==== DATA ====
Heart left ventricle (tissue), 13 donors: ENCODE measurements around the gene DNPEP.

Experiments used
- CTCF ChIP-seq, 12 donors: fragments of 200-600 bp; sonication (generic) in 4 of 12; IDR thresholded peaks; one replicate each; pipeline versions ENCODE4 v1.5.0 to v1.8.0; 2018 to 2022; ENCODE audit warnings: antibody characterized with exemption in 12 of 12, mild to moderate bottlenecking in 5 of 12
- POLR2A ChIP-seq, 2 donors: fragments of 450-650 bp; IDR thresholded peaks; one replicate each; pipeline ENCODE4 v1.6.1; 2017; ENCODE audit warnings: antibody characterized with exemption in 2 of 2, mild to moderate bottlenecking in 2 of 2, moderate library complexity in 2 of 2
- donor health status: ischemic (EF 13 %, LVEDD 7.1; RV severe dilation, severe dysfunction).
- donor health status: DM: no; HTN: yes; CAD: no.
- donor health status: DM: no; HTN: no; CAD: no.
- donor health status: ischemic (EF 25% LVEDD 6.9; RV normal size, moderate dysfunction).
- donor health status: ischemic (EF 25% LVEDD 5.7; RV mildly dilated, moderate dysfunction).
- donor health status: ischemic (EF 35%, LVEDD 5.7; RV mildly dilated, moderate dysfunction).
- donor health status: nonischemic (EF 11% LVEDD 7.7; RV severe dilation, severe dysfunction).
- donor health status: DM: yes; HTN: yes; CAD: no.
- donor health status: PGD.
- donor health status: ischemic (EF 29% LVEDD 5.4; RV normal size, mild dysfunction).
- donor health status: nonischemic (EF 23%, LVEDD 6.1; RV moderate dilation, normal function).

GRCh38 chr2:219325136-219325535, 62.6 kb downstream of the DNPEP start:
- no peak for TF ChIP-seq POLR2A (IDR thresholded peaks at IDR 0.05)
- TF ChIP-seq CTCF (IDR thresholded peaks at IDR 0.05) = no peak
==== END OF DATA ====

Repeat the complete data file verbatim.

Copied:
Heart left ventricle (tissue), 13 donors: ENCODE measurements around the gene DNPEP.

Experiments used
- CTCF ChIP-seq, 12 donors: fragments of 200-600 bp; sonication (generic) in 4 of 12; IDR thresholded peaks; one replicate each; pipeline versions ENCODE4 v1.5.0 to v1.8.0; 2018 to 2022; ENCODE audit warnings: antibody characterized with exemption in 12 of 12, mild to moderate bottlenecking in 5 of 12
- POLR2A ChIP-seq, 2 donors: fragments of 450-650 bp; IDR thresholded peaks; one replicate each; pipeline ENCODE4 v1.6.1; 2017; ENCODE audit warnings: antibody characterized with exemption in 2 of 2, mild to moderate bottlenecking in 2 of 2, moderate library complexity in 2 of 2
- donor health status: ischemic (EF 13 %, LVEDD 7.1; RV severe dilation, severe dysfunction).
- donor health status: DM: no; HTN: yes; CAD: no.
- donor health status: DM: no; HTN: no; CAD: no.
- donor health status: ischemic (EF 25% LVEDD 6.9; RV normal size, moderate dysfunction).
- donor health status: ischemic (EF 25% LVEDD 5.7; RV mildly dilated, moderate dysfunction).
- donor health status: ischemic (EF 35%, LVEDD 5.7; RV mildly dilated, moderate dysfunction).
- donor health status: nonischemic (EF 11% LVEDD 7.7; RV severe dilation, severe dysfunction).
- donor health status: DM: yes; HTN: yes; CAD: no.
- donor health status: PGD.
- donor health status: ischemic (EF 29% LVEDD 5.4; RV normal size, mild dysfunction).
- donor health status: nonischemic (EF 23%, LVEDD 6.1; RV moderate dilation, normal function).

GRCh38 chr2:219325136-219325535, 62.6 kb downstream of the DNPEP start:
- no peak for TF ChIP-seq POLR2A (IDR thresholded peaks at IDR 0.05)
- TF ChIP-seq CTCF (IDR thresholded peaks at IDR 0.05) = no peak